By Megan Liz Smith, Michelle Stoddart, Alex Li and Di Pan
A version of this story aired on KBIA
One of the most common tropes that appears in popular media when depicting the criminal justice system is the idea that anyone who’s arrested has the right to make a phone call. But what’s not common knowledge is how much that phone call actually costs, and where the money is going. It’s the story of how counties are profiting big time by charging high costs to inmates who have no choice but to pay. For the people who know the story well, like MU law professor Rodney J. Uphoff, it’s about the moral cost of a county putting money before all else.
“This is not a question of whether or not it’s legal, this about what’s right,” he said.
Uphoff first encountered this problem when teaching a clinical program back in the 1980s. His job was to help law students get experience as public defenders. By the end of his first month, he said, they’d already blown the entire year’s budget on phone calls from the county jail. In the years since, it’s only gotten more expensive.
To know where the problem begins, you have to start with the contracts.
Counties hire private companies to manage their jail phone systems. Those companies handle furnishing, delivery, installation and on-going maintenance of the entire inmate phone system. Counties decide on the company through a bidding process. And it’s a competitive marketplace. Boone County is in the bidding process for a new phone company and at least three companies are interested: CenturyLink, Telmate and GTL, according to county documents.
The last time Boone County was looking to update its phone systems was 2009. It ended up picking a company called Securus. According to Boone County’s 2016 purchasing contract, Securus was willing to offer 53 percent of all revenue generated from collect calls as
commission, along with a signing bonus of $20,000. Five months after the contract was signed, Boone County had already made $37,000.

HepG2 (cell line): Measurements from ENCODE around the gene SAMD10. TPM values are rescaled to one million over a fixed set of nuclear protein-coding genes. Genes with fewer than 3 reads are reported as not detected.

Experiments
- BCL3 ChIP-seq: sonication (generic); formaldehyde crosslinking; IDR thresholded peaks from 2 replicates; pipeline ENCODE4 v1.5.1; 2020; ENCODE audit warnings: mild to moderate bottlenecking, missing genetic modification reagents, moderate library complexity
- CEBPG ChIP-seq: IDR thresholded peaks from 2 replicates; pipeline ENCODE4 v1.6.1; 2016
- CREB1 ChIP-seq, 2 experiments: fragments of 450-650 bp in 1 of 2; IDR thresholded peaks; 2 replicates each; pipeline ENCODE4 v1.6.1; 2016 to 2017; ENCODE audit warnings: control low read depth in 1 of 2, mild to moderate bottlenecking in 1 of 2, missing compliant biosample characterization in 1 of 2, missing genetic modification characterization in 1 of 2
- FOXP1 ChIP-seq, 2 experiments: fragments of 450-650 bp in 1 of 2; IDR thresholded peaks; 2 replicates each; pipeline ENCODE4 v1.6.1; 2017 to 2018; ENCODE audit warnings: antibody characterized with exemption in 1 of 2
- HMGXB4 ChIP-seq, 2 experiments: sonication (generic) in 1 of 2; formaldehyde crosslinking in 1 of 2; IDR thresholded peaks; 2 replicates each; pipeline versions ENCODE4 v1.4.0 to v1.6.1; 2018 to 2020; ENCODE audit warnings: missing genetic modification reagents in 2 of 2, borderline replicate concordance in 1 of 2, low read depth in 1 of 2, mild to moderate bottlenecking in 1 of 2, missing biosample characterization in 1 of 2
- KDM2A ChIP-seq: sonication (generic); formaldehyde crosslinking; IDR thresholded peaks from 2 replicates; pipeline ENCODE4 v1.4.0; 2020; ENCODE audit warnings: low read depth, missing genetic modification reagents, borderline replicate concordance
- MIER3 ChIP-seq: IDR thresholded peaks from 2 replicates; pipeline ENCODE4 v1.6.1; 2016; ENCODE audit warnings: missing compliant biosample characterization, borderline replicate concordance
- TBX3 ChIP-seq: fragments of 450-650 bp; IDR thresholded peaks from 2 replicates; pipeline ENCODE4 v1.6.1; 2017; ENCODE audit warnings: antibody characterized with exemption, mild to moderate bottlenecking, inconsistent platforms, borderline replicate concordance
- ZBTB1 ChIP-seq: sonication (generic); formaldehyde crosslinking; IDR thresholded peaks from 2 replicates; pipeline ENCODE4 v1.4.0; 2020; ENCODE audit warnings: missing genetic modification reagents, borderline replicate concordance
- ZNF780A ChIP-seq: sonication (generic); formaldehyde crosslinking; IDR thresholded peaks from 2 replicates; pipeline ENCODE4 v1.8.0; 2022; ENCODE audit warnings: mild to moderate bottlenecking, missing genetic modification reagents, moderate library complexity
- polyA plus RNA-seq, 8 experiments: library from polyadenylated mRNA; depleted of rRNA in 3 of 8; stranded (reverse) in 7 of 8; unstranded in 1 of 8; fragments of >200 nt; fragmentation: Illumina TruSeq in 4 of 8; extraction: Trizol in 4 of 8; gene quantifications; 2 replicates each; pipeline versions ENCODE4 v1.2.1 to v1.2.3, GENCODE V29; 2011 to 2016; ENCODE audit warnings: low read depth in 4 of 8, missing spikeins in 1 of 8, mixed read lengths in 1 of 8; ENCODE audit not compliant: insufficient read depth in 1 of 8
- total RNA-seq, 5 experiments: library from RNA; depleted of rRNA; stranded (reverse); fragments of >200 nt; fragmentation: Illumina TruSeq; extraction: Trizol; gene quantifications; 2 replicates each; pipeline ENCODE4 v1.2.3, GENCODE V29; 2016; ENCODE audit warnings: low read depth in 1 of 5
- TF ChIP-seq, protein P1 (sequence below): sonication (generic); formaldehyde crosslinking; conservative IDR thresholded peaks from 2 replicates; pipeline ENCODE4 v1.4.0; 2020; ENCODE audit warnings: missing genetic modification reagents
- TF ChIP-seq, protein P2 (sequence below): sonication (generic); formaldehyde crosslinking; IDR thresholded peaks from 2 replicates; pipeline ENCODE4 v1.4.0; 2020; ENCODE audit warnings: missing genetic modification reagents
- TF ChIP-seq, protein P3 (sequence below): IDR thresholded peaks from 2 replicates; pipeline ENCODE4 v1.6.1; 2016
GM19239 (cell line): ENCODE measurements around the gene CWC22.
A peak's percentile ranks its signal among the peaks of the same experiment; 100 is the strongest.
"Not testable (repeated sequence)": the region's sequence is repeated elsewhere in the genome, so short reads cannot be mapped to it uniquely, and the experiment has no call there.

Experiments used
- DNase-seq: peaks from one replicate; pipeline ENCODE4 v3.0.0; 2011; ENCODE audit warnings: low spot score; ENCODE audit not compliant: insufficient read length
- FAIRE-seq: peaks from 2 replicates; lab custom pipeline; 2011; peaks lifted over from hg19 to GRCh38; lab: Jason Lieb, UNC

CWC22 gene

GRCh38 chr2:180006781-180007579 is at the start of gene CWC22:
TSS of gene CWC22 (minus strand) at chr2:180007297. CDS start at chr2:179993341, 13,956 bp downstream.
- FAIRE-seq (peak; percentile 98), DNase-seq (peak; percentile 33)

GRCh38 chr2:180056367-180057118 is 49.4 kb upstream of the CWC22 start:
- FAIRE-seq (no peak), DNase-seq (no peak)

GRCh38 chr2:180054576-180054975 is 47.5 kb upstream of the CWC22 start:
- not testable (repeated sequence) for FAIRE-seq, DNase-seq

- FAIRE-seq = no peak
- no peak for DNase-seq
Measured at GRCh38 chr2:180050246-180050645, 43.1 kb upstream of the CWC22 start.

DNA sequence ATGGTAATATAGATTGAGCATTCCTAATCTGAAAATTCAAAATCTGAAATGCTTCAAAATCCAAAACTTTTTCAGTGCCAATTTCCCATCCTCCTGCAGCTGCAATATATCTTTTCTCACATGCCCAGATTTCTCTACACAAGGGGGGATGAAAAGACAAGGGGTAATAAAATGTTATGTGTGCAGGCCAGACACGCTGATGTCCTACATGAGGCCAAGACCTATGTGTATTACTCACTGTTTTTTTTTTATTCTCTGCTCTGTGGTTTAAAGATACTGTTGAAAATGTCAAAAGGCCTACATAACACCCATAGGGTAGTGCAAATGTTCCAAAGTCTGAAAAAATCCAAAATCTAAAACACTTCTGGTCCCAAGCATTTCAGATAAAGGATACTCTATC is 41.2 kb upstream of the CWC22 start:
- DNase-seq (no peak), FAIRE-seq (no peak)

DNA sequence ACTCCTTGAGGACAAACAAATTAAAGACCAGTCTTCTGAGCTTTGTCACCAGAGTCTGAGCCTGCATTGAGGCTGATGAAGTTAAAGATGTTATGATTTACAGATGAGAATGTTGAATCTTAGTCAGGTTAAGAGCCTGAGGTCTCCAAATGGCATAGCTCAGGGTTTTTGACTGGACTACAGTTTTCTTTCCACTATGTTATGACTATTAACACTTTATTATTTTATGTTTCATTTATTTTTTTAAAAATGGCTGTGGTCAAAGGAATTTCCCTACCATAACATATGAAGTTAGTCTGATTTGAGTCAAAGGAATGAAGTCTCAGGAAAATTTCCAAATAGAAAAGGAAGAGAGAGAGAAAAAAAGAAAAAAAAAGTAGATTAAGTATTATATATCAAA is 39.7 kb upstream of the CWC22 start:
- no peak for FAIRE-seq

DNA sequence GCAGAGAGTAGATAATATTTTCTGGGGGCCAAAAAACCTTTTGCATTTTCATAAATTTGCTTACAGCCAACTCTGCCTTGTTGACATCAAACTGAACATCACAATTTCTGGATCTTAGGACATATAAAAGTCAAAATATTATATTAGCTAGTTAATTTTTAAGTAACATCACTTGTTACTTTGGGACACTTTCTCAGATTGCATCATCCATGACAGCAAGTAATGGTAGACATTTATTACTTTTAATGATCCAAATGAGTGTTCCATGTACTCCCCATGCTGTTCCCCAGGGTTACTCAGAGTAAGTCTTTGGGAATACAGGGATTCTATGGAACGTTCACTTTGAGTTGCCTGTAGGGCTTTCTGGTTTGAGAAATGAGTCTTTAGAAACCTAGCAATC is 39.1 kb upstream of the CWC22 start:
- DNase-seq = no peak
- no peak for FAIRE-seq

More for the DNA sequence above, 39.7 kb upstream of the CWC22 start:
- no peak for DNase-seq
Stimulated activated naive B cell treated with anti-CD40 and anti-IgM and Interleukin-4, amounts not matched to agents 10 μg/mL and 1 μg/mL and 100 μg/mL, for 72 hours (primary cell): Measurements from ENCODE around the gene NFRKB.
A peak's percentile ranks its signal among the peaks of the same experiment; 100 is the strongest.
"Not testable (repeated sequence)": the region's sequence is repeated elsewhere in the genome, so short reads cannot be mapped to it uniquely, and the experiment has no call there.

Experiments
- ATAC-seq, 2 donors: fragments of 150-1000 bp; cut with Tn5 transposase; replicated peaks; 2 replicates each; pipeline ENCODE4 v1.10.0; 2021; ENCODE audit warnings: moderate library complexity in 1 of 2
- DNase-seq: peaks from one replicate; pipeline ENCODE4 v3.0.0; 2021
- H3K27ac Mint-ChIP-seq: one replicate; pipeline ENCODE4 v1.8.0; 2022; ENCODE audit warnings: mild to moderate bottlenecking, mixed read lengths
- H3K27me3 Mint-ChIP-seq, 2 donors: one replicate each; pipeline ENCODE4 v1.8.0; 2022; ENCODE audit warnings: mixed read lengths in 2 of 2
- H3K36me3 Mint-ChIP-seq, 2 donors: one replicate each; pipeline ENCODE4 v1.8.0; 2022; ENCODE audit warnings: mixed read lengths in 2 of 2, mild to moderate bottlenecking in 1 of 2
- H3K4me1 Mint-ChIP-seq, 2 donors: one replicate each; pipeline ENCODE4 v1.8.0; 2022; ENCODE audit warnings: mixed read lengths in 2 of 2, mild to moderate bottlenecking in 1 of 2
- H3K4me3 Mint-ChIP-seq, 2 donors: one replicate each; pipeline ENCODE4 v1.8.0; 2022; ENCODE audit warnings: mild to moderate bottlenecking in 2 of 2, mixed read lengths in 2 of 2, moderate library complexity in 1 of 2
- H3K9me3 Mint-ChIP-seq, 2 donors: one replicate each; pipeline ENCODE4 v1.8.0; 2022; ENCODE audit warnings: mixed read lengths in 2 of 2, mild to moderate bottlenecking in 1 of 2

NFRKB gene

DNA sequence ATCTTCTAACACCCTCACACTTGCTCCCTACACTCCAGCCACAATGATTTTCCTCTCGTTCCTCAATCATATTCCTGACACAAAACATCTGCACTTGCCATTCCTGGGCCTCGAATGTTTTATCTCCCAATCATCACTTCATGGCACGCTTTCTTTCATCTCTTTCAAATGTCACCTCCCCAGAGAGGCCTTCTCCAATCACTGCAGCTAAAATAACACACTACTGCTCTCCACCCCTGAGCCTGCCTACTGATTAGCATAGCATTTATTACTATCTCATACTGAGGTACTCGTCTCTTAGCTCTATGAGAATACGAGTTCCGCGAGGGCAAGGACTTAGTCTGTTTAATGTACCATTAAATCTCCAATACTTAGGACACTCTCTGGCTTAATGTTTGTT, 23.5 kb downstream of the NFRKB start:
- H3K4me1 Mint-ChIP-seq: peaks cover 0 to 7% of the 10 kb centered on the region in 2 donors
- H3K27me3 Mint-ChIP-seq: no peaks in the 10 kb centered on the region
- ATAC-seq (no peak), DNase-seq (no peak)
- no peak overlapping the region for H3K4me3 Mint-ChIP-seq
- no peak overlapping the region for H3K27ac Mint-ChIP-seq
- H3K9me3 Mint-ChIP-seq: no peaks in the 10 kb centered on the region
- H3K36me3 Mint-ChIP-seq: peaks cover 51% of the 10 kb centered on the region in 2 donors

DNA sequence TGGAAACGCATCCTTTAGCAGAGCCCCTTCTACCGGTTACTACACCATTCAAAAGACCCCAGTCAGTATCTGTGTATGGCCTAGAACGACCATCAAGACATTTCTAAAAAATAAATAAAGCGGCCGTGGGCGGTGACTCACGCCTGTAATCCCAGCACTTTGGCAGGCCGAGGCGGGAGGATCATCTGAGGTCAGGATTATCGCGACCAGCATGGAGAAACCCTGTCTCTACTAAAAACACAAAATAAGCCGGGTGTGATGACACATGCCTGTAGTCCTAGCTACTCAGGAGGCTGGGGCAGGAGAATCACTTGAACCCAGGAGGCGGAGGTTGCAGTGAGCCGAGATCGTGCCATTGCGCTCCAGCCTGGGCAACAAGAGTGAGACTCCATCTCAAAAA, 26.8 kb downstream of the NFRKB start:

A former circuit judge, Gary Oxenhandler presided over the 13 Judicial Circuit, which includes Boone and Callaway Counties, until 2016. This last year he did a study on the Boone County Jail, looking for ways it could improve.
“I think that we run a great model here,” Oxenhandler said. “Where we’ve fallen off the high podium is telephone calls. The amount that inmates are being charged is simply exorbitant,
and there is not a good rationale for it. I’m really brought to my knees in regard to this.”
A 15 minute phone call from Boone County Jail costs $28, which is still on the lower end compared to some counties.
Aleks Kajstura is the legal director for the Prison Policy Initiative and she’s studied the changing costs over the years. She says the prices keep climbing because of competition among the phone companies. The companies that offer higher commissions get chosen first, which leads to higher and higher costs for inmates. There’s then additional expenses because the phone companies tack on other charges to make up for the money they lose from the county commission.
“They’ll charge family members to set up an account, to put money into the account, to take money out, even to close the account,” Kajstura said. “So every which way you’re getting fees slapped on on top of these rates.”
The Federal Communications Commission has tried in the past to enact regulations that ensure prices stay reasonable, but they’ve had little success. In 2016, they set new rate caps for local and long-distance inmate calling. However, in a 2-1 decision, the U.S. Court of Appeals for the District of Columbia found that the FCC lacked authority to set rates for calls between inmates and people in the same state. That left the decision up to the counties.
Boone County will announce their choice for the new phone provider after bidding closes on October 24. Whether the rates go up, down or stay the same, one thing is certain, inmates will have to pay it if they want to make a call.